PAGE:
#flippedfail = opportunity!

Fail. Maybe not an “epic fail,” but still a fail.

F – First

A – Attempt

I – In

L – Learning

You’ve probably heard this acronym before, but it particularly came to mind when I had some tech issues this week, and needed to find an alternative way to create two flipped lessons without my usual means. (I.E.: I have created many flipped lessons before, but my usual pathway was blocked.)downloadExplain Everything for iPhone

For the first flipped lesson, I installed the “Explain Everything” app on my phone. I imported slides from my iPhone email, then imported them into the app. I was able to voice record just perfectly, feeling like my phone had magically become a microphone to complete my projects.

With naivety, I gleefully rendered the video. I uploaded the project as an “unlisted education” video to my YouTube channel. I then provided the link to my students, to enjoy the dulcet toned of my voice… until I checked the finished product.

The video was clearly made on a phone. It was a landscape-shaped image of my slides, smushed into a portrait orientation.  I could hear the wind coming out of my sails.

For now, the video is usable. But I will need to make some major adjustments if I am going to use Explain Everything on my phone to create another flipped lesson.

iMovie for iPadimovie__2013_

For the second video, I switched things up. I used the iMovie app on my iPad. It took some more trial-and-error, but I can see myself using iMovie more in future projects.

The one thing to remember if using iMovie to convert your presentations into a flipped lesson is to consider how long each slide plays and whether animating each picture or slide will interfere with the information on your slides. In other words, not having images “slide” while you talk should be a strong consideration.

There are many features I’m discovering the more I use this app, and I’m excited to become well-versed at all its capabilities.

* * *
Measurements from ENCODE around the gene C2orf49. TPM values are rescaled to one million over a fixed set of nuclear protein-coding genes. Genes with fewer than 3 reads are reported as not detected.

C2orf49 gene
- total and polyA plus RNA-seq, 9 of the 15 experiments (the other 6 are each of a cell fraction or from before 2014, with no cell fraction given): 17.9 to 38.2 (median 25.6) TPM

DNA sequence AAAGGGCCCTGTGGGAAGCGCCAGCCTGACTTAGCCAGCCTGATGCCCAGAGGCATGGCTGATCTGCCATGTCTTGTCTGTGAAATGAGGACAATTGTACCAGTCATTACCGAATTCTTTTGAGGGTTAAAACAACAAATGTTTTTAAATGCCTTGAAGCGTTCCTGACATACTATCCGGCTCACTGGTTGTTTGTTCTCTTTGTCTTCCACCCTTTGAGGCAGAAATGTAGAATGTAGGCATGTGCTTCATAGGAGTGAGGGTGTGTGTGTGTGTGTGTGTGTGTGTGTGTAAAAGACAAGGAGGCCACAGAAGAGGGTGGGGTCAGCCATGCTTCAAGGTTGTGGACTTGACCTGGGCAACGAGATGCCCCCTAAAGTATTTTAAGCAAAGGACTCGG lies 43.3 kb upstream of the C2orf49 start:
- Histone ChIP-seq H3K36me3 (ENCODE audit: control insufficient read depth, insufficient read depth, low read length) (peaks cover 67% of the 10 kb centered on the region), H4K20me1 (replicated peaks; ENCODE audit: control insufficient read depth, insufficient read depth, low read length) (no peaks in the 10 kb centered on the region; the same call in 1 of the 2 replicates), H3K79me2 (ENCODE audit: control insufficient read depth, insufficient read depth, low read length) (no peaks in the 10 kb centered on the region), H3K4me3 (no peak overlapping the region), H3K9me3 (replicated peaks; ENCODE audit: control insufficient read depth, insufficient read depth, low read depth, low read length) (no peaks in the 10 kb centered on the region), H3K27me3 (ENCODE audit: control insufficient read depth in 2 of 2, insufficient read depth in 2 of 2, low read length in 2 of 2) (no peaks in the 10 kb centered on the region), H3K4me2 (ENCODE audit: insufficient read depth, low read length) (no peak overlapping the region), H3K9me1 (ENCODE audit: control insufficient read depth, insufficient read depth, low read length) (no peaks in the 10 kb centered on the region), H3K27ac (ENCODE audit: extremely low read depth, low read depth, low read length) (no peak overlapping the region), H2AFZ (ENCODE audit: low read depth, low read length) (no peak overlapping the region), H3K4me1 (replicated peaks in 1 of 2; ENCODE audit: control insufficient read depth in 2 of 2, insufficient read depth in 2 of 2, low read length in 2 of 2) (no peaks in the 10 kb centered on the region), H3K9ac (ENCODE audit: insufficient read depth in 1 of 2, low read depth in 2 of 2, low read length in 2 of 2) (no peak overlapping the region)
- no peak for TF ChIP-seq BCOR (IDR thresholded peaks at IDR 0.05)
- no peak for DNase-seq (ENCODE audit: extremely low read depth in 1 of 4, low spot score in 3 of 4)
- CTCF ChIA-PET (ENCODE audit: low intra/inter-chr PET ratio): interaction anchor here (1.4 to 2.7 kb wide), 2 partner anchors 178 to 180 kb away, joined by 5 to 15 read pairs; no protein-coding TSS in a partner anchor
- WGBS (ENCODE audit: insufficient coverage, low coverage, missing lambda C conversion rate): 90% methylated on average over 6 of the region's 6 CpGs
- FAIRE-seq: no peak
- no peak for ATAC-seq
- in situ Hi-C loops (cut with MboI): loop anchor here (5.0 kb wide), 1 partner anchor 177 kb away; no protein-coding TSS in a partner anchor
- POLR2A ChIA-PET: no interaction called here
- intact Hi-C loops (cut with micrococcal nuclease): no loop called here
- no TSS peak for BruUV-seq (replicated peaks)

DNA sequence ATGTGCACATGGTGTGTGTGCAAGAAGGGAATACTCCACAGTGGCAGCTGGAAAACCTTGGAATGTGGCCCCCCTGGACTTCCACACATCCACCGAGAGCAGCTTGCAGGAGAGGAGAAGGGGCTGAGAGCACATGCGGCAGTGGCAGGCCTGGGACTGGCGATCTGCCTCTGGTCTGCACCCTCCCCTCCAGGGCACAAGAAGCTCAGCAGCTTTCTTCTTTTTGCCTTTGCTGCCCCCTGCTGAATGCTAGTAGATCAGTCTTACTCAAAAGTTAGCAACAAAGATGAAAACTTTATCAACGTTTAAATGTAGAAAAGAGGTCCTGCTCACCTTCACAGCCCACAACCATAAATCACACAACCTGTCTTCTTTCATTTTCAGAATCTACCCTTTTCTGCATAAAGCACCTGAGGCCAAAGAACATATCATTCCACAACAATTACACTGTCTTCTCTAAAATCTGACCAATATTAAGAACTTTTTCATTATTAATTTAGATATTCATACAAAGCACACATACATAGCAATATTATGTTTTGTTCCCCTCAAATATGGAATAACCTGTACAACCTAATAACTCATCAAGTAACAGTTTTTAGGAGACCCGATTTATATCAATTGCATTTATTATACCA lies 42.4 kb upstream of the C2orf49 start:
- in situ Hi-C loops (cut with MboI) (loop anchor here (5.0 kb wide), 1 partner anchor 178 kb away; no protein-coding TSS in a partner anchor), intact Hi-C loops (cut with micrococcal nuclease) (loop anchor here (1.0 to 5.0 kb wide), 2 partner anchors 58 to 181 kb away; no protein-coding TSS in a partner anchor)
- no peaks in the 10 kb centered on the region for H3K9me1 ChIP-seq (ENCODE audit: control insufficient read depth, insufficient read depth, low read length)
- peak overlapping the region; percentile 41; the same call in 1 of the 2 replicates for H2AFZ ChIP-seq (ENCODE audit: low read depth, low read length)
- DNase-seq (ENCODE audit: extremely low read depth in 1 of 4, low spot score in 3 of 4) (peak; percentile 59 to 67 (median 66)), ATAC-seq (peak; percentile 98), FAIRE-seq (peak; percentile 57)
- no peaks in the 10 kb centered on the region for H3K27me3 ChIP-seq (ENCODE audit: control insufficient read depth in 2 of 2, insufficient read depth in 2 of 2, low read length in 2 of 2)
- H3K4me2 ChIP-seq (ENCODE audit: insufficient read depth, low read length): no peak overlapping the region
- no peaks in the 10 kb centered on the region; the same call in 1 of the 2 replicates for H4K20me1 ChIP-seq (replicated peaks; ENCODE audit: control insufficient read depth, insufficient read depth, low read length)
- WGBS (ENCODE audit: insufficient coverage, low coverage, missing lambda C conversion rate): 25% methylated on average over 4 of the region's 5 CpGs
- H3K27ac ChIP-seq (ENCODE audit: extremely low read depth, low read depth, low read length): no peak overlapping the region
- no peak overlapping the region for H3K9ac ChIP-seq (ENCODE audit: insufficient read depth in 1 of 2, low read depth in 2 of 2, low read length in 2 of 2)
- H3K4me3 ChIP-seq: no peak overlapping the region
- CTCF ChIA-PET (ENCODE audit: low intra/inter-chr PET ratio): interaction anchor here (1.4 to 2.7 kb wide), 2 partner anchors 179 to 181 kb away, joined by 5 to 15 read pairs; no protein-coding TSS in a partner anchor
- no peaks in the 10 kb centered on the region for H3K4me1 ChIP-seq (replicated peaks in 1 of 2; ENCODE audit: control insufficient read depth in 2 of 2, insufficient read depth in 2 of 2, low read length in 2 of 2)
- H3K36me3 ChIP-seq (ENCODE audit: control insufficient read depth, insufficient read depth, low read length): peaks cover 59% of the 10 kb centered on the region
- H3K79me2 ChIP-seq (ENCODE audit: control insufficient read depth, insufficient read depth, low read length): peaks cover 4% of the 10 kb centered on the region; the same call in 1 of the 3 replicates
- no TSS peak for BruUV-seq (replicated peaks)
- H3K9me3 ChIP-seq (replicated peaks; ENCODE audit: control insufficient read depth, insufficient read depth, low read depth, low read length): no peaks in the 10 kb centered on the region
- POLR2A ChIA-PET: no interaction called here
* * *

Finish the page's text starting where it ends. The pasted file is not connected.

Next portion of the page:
Mistakes are Opportunities

One of my undergraduate dance professors would regularly remind us to “always look at mistakes as opportunities for growth.” I have always kept this in my mind as imperfections and surprises come my way in life.

I’m grateful for the opportunity to find new and wonderful ways to make my instruction strong and engaging for my students!


Rigor = Motivation + Metacognition

I’ve been thinking a lot about “rigor” lately. It is a big buzz word in education right now. Last June, I was fortunate to attend the Model Schools Conference, where Dr. Bill Daggett showcased his Rigor-Relevance Framework. It was inspiring and motivating to me as an educator.Rigor_Relevance_Framework

Recently, I read a great Edutopia blog on rigor by Brian Sztabnik. You can read it here. His words and reflections resonated with me. I was especially intrigued by this statement:

Rigor is the result of work that challenges students’ thinking in new and interesting ways.

Sztabnik explains how the great novelist David Foster Wallace would not use stereotypically “classic” works of literature in his 100-level college class. Instead, Wallace chose more contemporary, culturally-popular books. He warned not to write off the books as “easy” or “blow-off” books.

In his own genius, Wallace was selecting books that were more accessible and not teaching a difficult book, but increasing the students’ ability to articulate informed opinions/reasoning of their reading responses.

This is where real rigor lies.Rigous

It is not always what we are teaching, but it is definitely how we teach it. Utilizing any tool for instruction in a way that ignites a student is where the real magic lies.

I used to have a notion that rigor meant difficulty. As I continue to try to improve my own instruction, I know that rigor does not mean “harder.” It means that students are motivated to accomplish, and that they are aware of themselves metacognitively. Rigorous learning allows students to choose to turn on their thinking.

In terms of STEM, Melissa Marshall has a great 4.5 minute TED talk here. She speaks along the lines of rigor, motivation, using Tier 3 vocabulary (she says “jargon”) in a specific, and high-level of content geared to anyone. She discusses great communication and states:

Making your ideas accessible is not the same as dumbing it down.

Edutopia also has a great infographic about what learners pay attention to here. Also worth a look.11227582_820462477989673_8302552304208145496_n

I find that the more I differentiate my instruction, the higher the overall engagement. If tasks are more creative and open-ended, students tend to let their imaginations run wild and get more immersed in the task. Immersion is actively diving into something more deeply. In my book, that is what rigor looks like.

Choice within the content material is also an accelerator of engagement, in my opinion. Giving students options on what they read, or how they present what they know has shown to foster engagement in my own classroom. This gives a confidence boost to the students who like to “swim upstream” – and allows them to shine. As confidence goes up, so does one’s commitment to learning, and rigor is the by-product.